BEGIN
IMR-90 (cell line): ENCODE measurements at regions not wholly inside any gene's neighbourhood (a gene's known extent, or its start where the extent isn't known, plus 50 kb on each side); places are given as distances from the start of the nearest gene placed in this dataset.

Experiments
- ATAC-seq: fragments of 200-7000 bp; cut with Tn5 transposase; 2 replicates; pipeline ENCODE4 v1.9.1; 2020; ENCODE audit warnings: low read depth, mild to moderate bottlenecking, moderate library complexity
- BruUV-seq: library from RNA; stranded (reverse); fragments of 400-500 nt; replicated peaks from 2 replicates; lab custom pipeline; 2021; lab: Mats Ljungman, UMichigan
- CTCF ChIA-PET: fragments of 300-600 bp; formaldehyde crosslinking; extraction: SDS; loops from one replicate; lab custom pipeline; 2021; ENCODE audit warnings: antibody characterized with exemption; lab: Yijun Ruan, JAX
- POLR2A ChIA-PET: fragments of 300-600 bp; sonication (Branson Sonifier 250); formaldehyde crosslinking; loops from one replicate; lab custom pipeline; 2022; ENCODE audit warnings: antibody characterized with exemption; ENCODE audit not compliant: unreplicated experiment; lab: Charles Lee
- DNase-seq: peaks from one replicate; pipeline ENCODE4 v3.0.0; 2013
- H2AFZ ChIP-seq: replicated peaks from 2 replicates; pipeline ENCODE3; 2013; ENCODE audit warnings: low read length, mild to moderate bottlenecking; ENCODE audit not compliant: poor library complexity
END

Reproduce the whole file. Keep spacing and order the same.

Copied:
IMR-90 (cell line): ENCODE measurements at regions not wholly inside any gene's neighbourhood (a gene's known extent, or its start where the extent isn't known, plus 50 kb on each side); places are given as distances from the start of the nearest gene placed in this dataset.

Experiments
- ATAC-seq: fragments of 200-7000 bp; cut with Tn5 transposase; 2 replicates; pipeline ENCODE4 v1.9.1; 2020; ENCODE audit warnings: low read depth, mild to moderate bottlenecking, moderate library complexity
- BruUV-seq: library from RNA; stranded (reverse); fragments of 400-500 nt; replicated peaks from 2 replicates; lab custom pipeline; 2021; lab: Mats Ljungman, UMichigan
- CTCF ChIA-PET: fragments of 300-600 bp; formaldehyde crosslinking; extraction: SDS; loops from one replicate; lab custom pipeline; 2021; ENCODE audit warnings: antibody characterized with exemption; lab: Yijun Ruan, JAX
- POLR2A ChIA-PET: fragments of 300-600 bp; sonication (Branson Sonifier 250); formaldehyde crosslinking; loops from one replicate; lab custom pipeline; 2022; ENCODE audit warnings: antibody characterized with exemption; ENCODE audit not compliant: unreplicated experiment; lab: Charles Lee
- DNase-seq: peaks from one replicate; pipeline ENCODE4 v3.0.0; 2013
- H2AFZ ChIP-seq: replicated peaks from 2 replicates; pipeline ENCODE3; 2013; ENCODE audit warnings: low read length, mild to moderate bottlenecking; ENCODE audit not compliant: poor library complexity